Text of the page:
In paperback, issues #1-7 of the TV show tie-in comic. Is this show good? Do you enjoy it? Are there overt Batman nods, or would you just think it's a spy series if you didn't know otherwise?

Suicide Squad Vol. 2: Ambushed!

Previously this was said to collect issues #7-12 and the 2021 annual of the Infinite Frontier-era series. The series itself has now been cancelled, and the current solicitation lists the contents as issues #7-15. Issue #13 is the Suicide Squad tie-in to the "War for Earth-3" crossover with Teen Titans Academy (also recently cancelled) and Flash, and it's interesting that it's here — surely a War for Earth-3 collection is coming, but no news yet.

Supergirl: Woman of Tomorrow

In paperback in July, this is the eight-issue miniseries by Tom King and Bilquis Evely. Given King's rising star, I'm surprised this isn't hardcover — maybe a deluxe is coming later.

Superman '78

In hardcover in July, collecting issues #1-6 by Robert Venditti and Wilfredo Torres. Previously this was listed as #1-12; not exactly sure the conversion from digital to print but I hope that means it's all of it.

Teen Titans Academy Vol. 1: X Marks the Spot

In paperback in July, following the hardcover and collecting Teen Titans Academy #1-5, a selection from Infinite Frontier #0, and Teen Titans Academy 2021 Yearbook #1, and crossover issue Suicide Squad #3. Academy is cancelled with issue #15; Suicide Squad, also cancelled, collected that series in two volumes (#1-6 and #7-12). Remains to be seen if Academy can do the same or not; #6-12 is not an impossible amount to be collected for a regular monthly series, but a smidgen more than DC usually does.

More on Future State: Superman

Wednesday, March 16, 2022

Continuing my look at Future State: Superman … (Missed the first half of this review? Catch up now!)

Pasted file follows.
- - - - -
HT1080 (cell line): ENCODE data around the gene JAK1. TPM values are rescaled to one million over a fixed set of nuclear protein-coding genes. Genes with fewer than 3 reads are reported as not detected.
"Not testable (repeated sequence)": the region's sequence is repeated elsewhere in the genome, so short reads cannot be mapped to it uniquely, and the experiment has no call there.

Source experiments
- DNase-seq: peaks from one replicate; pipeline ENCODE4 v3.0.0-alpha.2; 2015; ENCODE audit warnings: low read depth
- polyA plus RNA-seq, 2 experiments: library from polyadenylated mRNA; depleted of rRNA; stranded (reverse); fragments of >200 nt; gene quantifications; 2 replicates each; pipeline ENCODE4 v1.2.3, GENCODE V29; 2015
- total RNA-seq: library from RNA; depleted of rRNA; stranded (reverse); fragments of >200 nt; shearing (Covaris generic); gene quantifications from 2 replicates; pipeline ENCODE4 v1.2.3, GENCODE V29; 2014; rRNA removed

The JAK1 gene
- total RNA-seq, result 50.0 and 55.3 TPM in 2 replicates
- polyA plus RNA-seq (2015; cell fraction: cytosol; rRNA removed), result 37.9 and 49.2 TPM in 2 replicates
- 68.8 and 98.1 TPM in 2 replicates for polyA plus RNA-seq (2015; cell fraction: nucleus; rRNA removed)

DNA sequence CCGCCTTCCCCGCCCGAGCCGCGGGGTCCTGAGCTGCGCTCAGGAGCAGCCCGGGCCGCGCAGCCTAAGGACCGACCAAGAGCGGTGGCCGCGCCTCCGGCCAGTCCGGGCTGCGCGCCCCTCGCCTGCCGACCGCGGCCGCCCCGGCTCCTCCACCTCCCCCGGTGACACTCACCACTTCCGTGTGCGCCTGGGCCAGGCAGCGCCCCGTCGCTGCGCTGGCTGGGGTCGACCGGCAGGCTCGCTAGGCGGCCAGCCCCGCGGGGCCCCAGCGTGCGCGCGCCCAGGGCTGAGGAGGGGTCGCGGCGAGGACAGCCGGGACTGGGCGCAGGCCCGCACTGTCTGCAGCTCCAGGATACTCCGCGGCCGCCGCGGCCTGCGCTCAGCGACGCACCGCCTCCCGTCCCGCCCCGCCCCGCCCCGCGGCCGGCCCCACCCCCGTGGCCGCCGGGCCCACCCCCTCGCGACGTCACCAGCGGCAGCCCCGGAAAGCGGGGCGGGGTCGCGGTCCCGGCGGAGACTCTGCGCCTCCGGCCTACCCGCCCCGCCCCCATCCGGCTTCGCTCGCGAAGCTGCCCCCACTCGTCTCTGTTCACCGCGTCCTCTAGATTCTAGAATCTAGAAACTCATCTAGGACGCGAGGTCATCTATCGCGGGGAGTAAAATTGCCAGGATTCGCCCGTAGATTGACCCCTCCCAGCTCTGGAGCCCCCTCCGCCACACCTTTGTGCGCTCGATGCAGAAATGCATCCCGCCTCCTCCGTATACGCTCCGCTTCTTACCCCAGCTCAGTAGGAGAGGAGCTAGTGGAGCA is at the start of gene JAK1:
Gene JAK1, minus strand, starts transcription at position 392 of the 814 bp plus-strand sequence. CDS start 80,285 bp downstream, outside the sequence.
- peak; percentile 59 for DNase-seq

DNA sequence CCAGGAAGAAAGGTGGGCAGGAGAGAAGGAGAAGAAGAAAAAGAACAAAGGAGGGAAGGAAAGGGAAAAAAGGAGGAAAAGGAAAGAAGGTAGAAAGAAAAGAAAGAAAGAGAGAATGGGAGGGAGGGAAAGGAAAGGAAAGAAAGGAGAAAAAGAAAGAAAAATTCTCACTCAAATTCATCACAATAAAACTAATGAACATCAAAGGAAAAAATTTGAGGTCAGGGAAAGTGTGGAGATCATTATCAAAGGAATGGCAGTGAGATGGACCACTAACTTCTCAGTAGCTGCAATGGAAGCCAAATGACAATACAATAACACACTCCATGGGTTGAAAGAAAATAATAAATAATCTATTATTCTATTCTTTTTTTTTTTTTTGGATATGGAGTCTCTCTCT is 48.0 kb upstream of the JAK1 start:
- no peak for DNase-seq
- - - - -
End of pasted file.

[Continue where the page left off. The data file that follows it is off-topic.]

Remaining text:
Again, more than Future State: The Next Batman and Future State: Dark Detective, the Superman book contains stories that loose themselves from Future State’s near-present — inasmuch as we might assume “Superman of Metropolis” and “Superman: Worlds of War” take place concurrent to the Magistrate threat in Gotham, stories like “Superman vs. Imperious Lex,” “Kara Zor-El: Superwoman,” “Legion of Super-Heroes,” and “House of El” take place in the future-future, even the far-flung future. When it comes down to it — short of any of the writers picking up threads of these stories later — none of these are significantly different than Futures End tie-ins or the “Legends of the Dead Earth” annual series.

Review: Future State: Superman trade paperback (DC Comics)

Sunday, March 13, 2022

Among other things, the Future State: Superman book is our first look at what the Super-titles will be like in the post-Brian Michael Bendis era. So far, no big concerns (only small ones), and especially not as pertains to main new Superman writer Phillip Kennedy Johnson (the other other “new” Superman writer, Tom Taylor, will turn out all right, I expect). Outside of Johnson, most of what’s here has generally lower stakes and is good enough for those.